The Institute for Creative Arts (ICA) in collaboration with Pro Helvetia presents the critically-acclaimed production of Boris Nikitin’s "Hamlet", in which the Swiss author and director transforms Shakespeare’s famous work into an experimental contemporary performance. In a mix of documentary play and music-theatre, enigmatic performer and electronic musician Julia*n Meding takes on the role of a contemporary Hamlet who revolts against reality and audience. Like Hamlet rebelling against the Royal Court, Meding agitates, mocks, flirts with and tries to seduce the audience.
“In exploring the breakdown of language due to trauma, a journey to ‘the far places’ of human experience, I want to examine the idea of love and desire, and how eros shapes this transformative process,” says writer Mishka Hoosen. “In looking at Call it a Difficult Night and other works, I want to examine the role of love in shaping and transforming language and understanding, and consider what that might say about our current state of transformation as a wounded country.”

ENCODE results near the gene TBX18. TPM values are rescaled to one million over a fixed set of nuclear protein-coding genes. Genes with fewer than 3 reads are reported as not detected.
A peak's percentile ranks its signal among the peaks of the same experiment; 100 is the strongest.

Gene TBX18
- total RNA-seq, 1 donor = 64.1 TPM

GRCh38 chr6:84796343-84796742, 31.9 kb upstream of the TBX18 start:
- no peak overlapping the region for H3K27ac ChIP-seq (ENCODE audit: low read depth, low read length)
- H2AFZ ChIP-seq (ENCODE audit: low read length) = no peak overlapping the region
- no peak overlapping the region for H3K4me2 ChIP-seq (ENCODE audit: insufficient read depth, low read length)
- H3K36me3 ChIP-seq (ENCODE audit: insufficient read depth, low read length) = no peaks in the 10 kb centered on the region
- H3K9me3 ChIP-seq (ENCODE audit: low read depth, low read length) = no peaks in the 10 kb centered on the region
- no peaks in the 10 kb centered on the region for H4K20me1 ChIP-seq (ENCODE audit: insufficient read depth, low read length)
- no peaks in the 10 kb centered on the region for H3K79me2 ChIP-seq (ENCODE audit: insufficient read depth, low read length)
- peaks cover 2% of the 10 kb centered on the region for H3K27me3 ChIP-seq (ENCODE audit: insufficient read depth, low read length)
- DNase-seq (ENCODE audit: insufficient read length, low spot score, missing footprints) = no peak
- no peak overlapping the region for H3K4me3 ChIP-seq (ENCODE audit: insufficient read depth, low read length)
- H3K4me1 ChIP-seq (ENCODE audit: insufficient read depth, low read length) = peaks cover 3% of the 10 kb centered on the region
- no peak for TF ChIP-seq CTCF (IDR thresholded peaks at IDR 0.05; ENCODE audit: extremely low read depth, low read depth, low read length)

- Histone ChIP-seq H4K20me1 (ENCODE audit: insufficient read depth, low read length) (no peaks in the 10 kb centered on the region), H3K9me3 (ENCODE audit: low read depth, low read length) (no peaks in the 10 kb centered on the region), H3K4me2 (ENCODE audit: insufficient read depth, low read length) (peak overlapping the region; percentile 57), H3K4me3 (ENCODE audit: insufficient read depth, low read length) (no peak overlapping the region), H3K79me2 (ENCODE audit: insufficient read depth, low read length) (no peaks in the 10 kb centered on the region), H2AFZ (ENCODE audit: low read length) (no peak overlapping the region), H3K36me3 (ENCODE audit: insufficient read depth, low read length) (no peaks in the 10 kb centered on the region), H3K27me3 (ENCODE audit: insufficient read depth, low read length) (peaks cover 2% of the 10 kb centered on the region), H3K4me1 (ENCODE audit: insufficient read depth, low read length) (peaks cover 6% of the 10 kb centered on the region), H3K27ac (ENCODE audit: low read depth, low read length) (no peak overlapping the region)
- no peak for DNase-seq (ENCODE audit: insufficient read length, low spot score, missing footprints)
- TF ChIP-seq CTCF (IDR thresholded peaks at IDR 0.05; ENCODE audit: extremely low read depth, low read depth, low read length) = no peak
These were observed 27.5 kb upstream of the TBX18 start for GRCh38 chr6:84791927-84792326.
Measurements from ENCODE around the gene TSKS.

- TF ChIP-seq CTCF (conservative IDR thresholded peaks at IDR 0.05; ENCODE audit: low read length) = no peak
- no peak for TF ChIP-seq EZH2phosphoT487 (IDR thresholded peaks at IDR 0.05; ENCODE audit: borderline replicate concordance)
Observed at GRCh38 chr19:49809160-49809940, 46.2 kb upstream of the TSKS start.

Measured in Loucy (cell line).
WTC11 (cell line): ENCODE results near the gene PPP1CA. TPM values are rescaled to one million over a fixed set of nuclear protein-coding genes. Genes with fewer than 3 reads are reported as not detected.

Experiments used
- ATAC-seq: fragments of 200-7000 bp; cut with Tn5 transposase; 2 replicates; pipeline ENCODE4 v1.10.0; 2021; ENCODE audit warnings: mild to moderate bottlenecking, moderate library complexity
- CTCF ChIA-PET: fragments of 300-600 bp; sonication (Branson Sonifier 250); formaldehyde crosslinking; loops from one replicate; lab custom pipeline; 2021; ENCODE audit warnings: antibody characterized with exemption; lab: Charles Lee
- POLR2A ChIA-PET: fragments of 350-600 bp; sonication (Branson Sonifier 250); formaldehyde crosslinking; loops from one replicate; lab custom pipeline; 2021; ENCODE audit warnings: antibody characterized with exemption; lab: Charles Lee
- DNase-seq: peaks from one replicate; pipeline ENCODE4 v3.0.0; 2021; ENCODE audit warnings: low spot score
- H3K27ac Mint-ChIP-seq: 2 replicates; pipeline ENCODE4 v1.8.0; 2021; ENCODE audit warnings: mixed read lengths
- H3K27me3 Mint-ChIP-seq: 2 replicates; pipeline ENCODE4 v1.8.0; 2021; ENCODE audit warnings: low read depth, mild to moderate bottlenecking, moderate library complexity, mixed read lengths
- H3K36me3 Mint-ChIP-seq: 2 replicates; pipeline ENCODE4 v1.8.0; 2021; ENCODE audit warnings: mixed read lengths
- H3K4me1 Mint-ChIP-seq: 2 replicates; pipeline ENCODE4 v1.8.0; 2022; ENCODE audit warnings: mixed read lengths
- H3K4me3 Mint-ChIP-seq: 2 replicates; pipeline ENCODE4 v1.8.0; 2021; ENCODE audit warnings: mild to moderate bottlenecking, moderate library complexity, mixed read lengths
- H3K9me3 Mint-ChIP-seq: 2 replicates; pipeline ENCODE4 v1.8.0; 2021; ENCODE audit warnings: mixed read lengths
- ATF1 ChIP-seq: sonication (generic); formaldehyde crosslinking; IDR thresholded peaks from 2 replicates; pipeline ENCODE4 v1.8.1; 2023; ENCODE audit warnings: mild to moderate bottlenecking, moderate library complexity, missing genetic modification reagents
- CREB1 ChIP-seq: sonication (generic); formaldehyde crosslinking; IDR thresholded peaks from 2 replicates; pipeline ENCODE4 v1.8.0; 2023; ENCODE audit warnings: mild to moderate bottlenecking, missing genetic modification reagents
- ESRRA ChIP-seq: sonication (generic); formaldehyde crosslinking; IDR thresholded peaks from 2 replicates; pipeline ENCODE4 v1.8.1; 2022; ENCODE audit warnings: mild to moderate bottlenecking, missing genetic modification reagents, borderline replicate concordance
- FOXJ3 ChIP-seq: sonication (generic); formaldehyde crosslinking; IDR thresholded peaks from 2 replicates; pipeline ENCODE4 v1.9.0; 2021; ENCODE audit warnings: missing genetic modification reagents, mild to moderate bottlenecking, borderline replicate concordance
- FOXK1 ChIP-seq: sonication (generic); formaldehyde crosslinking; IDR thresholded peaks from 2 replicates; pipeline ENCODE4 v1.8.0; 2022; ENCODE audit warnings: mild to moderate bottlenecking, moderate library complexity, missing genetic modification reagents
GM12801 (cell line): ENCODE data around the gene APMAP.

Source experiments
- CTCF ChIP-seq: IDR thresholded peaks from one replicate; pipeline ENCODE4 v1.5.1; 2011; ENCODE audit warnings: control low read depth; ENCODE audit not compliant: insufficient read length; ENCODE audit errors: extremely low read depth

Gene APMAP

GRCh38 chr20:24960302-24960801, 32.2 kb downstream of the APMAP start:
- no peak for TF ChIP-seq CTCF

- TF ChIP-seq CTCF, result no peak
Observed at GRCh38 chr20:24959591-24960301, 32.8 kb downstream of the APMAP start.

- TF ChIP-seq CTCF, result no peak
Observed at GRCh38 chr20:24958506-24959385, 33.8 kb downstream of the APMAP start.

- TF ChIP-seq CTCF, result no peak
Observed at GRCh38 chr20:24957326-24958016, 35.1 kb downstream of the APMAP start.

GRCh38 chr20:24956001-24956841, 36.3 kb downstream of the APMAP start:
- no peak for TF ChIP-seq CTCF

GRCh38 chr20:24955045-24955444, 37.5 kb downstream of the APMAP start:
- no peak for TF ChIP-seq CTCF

Today we live in a society scarred by history, crippled by a lack of transformation, subjugated by the spectacle of global capitalism, marked by inequality and alienation. “The question for me as a writer, is can we find a way to write that is equal to this moment” Stacy Hardy asks. “A writing that captures and confronts the present, with its new urgencies and particular forms of violence, including violence done to the body and to language?”
Why do some men hurt the women they claim to love? Professor Kopano Ratele’s lecture explores this question. Written in part as a response to a character in Pumeza Rashe-Matoti’s play, Unbroken Silence – which will be staged during the lecture – Ratele also considers why some women love the men who hurt them. “My interest,” Ratele says,“is in a certain play of affects connected to the desire to hurt others, to being hurt, to forgiving, to both affection and hatred, so as not to offer explanations that easily snap into place.”